Tawny Emperor greeted us as we drove up in the parking lot at Whittingham. [2015 JUN 29, photo by REB]

Tawny Emperor greeted us as we drove up in the parking lot at Whittingham. [2015 JUN 29, photo by REB]

We knew we’d made the right decision with lots of action at the puddles in the parking lot, so we hit one of the large milkweed fields we had been rained out of the previous day.  Surprisingly, there wasn’t much going on there — but we thought we had a reason why.  At the parking lot, there were dozens of hairstreaks high in the walnut trees around the lot, dogfighting and spiraling up into the stratosphere.  And as we cut across a wooded trail from one lot to another, we saw dozens of Banded Hairstreaks mating, fighting, and basking at the edge of the clearing — along with one very wary Harvester!  We also had our first Striped Hairstreak near here.

Striped Hairstreak, MIA the day before, showed up in small numbers on dogbane. [2015 JUN 29, photo by REB]

Striped Hairstreak, MIA the day before, showed up in small numbers on dogbane. [2015 JUN 29, photo by REB]

Many Dun Skippers, Great Spangled Frits and Little Glassywings later, we returned to the dogbane patch affectionately known as the Hairstreak Corner, but since it was now late in the day and the patch was in deep shade we weren’t very hopeful.  So imagine our surprise when every single dogbane was festooned with hairstreaks, hundreds of them, mostly Hickory Hairstreak but with good numbers of Banded and a few Striped Hairstreaks as well.  Nobody was flying; they were all crawling over the dogbane flowers methodically, oblivious to our presence, only occasionally zipping off into the nearby canopy.  We spent a good hour there going through all of them in a fruitless effort to pick out an Oak Hairstreak, and we almost talked ourselves into one, but review of the pics later confirmed it was a — well, we’re not sure what, but it wasn’t Oak.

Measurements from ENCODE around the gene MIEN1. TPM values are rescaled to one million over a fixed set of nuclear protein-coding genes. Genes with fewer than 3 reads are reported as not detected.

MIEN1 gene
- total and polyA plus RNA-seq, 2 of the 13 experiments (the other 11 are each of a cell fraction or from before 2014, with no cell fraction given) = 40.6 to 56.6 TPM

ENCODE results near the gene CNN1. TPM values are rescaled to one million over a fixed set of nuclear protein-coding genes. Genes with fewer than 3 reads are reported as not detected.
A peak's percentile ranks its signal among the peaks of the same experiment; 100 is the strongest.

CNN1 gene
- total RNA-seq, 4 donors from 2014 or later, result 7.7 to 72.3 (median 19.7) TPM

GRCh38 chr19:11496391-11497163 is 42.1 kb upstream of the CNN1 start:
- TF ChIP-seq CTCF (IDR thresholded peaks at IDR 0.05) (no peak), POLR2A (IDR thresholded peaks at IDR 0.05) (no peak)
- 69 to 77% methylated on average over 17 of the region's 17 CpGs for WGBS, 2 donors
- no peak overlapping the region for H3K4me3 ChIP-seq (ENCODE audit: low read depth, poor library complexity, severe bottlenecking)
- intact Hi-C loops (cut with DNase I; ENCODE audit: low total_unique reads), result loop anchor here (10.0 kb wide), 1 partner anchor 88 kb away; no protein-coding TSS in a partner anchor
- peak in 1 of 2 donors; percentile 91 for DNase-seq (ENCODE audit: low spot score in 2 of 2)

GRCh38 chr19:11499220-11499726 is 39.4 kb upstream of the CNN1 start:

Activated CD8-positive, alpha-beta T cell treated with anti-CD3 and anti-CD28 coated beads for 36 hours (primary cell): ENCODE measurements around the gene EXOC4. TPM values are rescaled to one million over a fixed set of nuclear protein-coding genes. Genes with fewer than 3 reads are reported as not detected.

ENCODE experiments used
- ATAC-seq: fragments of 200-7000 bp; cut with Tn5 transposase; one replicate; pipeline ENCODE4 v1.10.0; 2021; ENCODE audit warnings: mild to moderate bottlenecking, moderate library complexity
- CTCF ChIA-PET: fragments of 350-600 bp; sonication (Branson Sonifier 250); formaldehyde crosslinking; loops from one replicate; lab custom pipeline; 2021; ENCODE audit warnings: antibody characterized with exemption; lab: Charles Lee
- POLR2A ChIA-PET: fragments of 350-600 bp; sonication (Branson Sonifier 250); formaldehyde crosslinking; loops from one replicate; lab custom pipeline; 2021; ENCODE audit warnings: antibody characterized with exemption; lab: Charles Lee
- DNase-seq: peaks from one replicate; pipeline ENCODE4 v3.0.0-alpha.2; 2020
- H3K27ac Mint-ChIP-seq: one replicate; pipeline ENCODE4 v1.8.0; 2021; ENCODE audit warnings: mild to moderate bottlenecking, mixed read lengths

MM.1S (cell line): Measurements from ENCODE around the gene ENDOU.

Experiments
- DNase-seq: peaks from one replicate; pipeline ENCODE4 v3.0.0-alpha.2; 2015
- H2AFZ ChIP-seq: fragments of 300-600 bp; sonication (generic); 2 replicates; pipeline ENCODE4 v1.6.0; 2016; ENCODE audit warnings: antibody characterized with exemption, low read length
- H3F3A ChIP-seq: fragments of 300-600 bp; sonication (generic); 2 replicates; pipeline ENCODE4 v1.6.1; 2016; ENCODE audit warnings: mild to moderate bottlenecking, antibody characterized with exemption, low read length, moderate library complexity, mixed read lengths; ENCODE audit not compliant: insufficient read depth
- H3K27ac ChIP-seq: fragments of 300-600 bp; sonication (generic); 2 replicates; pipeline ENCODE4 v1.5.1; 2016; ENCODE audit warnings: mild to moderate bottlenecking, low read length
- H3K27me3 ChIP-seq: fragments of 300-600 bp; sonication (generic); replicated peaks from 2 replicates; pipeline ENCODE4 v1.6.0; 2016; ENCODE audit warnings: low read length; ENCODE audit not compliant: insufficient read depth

Mating Banded Hairstreaks in a woodside clearing [2015 JUN 29, photo by REB]

Mating Banded Hairstreaks in a woodside clearing [2015 JUN 29, photo by REB]

The male Banded Hairstreaks engaged in the unusual behavior of flattening themselves against leaves -- it was quite warm at this point and I doubt they were basking -- before darting out to harass other males.  They literally pressed themselves against the leaves.  [2015 JUN 29, photo by REB]

The male Banded Hairstreaks engaged in the unusual behavior of flattening themselves against leaves — it was quite warm at this point and I doubt they were basking — before darting out to harass other males. They literally pressed themselves against the leaves. [2015 JUN 29, photo by REB]

With the shadows lengthening, we walked back to the car, snacking on mulberries and raspberries, and checking out the puddles again.  Our last image of Whittingham was a pair of Baltimore Orioles bathing in one of the rain pools.

Both Canal Road and Whittingham are truly unique butterfly experiences, and Tom and I are grateful for the camaraderie and counsel from our colleagues in northern NJ.

And a farewell to the Hairstreak Corner and our life Hickory Hairstreaks! [2015 JUN 29, photo by REB]

And a farewell to the Hairstreak Corner and our life Hickory Hairstreaks! [2015 JUN 29, photo by REB]

Tom’s lists for Day 2 of the Jersey adventure:

In the following, notations of relative abundance follow NABA criteria. Exact counts of species numbering 10 or less are given.